A while back my two sons (ages 6 and 8) were allowed to play a video game while spending some time with friends that I would never have let them play…probably ever…had I known it was happening.
When I say never, what I really mean is that even when they turn eighteen (the recommended age for this particular game) and can make choices for themselves about what video games to play, I’ll hope and pray they’re men enough to know it’s not good for them and choose not to play it.
But they did play it once, and for a time afterward it was a part of nearly every conversation we had…morning, noon, and night. And I won’t lie mamas, when I realized what their tender eyes had seen, and how it had woven its way into their hearts and thoughts and play time…
I was scared.
We live in a world where life is no longer precious. Children are killed in the halls of what once were considered safe havens, and in many cases, violent video games were played by the perpetrators. And while my precious babes were busy drawing guns and dead people lying in pools of blood the day after they played the game, all I could think about was Columbine, Virginia Tech, Newtown…
And maybe having a friend who lost her son in the Virginia Tech shootings of 2007 makes me more sensitive to it, but what I felt that day friends, was raw, unadulterated fear.
It happens to all moms every now and then…that feeling that screams out “he’s going to end up being an axe murderer” as you watch your son chop off the heads of his lego men, or pull off the wings of an innocent butterfly. Sometimes I watch my two at home and wonder what type of men they’re going to end up being, and if I’m honest I have to admit that I battle a fear that they’re going to turn out way short of the good, godly men I pray they’ll be.
I was praying after one of “those” really bad days—you know, the ones where you want to throw your hat in the ring and change your name??—when it dawned on me…
Fear doesn’t come from God.
“…for God gave us a spirit not of fear but of power and love and self-control.” (2 Timothy 1:7 ESV).
And very gently, the whisper of the Holy Spirit—that beautiful, refreshing, redeeming whisper— flooded my heart with this reminder:
Parent in faith, not fear.
The truth is mama, we really don’t know how our children will turn out. There are no parenting formulas that make promises of perfect kids <—- Tweet that!
If there were, we’d all be putting them into practice and there would be a lot more of our kids diving deeper into the Word of God, serving others, and changing the world than leaving the church in droves. The sheer percentages of teens leaving the church these days is enough to make any parent live in fear.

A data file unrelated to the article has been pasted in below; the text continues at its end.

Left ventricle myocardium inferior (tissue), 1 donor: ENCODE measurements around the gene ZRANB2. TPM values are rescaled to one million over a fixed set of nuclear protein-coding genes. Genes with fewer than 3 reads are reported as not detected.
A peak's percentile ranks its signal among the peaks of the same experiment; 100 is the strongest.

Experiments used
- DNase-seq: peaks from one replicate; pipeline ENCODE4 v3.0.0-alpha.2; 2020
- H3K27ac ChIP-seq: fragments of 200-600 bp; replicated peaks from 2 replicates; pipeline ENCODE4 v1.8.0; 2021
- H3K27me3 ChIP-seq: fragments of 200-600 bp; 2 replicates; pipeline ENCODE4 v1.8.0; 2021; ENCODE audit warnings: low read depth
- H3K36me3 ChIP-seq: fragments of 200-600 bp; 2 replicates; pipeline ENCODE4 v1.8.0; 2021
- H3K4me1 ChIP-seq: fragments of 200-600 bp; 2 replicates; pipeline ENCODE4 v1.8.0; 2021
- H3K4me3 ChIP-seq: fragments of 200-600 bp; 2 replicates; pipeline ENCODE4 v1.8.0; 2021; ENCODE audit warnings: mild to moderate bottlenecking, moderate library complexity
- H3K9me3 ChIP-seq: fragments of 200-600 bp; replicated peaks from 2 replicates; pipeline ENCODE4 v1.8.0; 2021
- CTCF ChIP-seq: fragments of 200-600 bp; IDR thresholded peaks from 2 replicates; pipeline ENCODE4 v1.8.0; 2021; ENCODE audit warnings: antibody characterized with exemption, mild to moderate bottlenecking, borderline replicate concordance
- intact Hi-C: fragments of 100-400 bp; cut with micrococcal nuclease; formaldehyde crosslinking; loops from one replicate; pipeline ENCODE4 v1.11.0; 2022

But God’s Word says we must do something different—live in faith.
Here’s how I’m doing it.
1. Get introspective
Think about it mom. What tone do you want to set for your family as they maneuver their way through the storms of life? Your tendencies will be their tendencies. This thought alone is enough to make me dive into the Word and whistle a tune of faith instead of fear.
Pausing to connect with the One who is my source of peace gives me the opportunity to rest my fears at His feet and pick up faith instead. (Need help knowing how to pray?) Honestly, sometimes I even sing to Jesus during this time. Which brings me to my next point.
3. Be prone to worship
My home group has been going through Beth Moore’s study on King David. A few weeks ago we spent some time in one of my favorite texts about David that occurs before he takes the throne. David and his Mighty Men had been off fighting, and return home worn and ragged only to find their camp raided and their wives and children abducted. I wrote about my thoughts on it in an article entitled When Moms are Tempted to Despair, but Beth had this to say about David’s response to this horrible situation:
“While others were prone to wander, he was prone to worship.” (David, p 131).
David’s entire family was at risk, and I think it’s safe to assume he was afraid of what might become of them. But he didn’t give in to the fear. Instead, he chose to do the only thing he knew to do that brought the Lord near—worship.
I never feel so at peace, so close to the Lord and at ease with my surroundings as when I’m worshipping. Somehow it always brings the perspective I need—probably because I’m taking my eyes off of myself and my problems and placing them instead on the one thing that changes everything.
When I look at it, I remember that God has already given me everything I need for this life and the next. And friends, if He could pick this sinner up out of the muck and mire and set my feet on the Rock, I’m confident He can do the same for my sons.
This truth alone fills me with the faith I need to believe God remains in control even when my children are out of mine. Nothing, NOTHING, can separate them from the love of God (Romans 8:38-39) once they’re in it. Not violent video games, not abuse…
Not even my greatest fears.
And if that’s true, I might as well live in faith.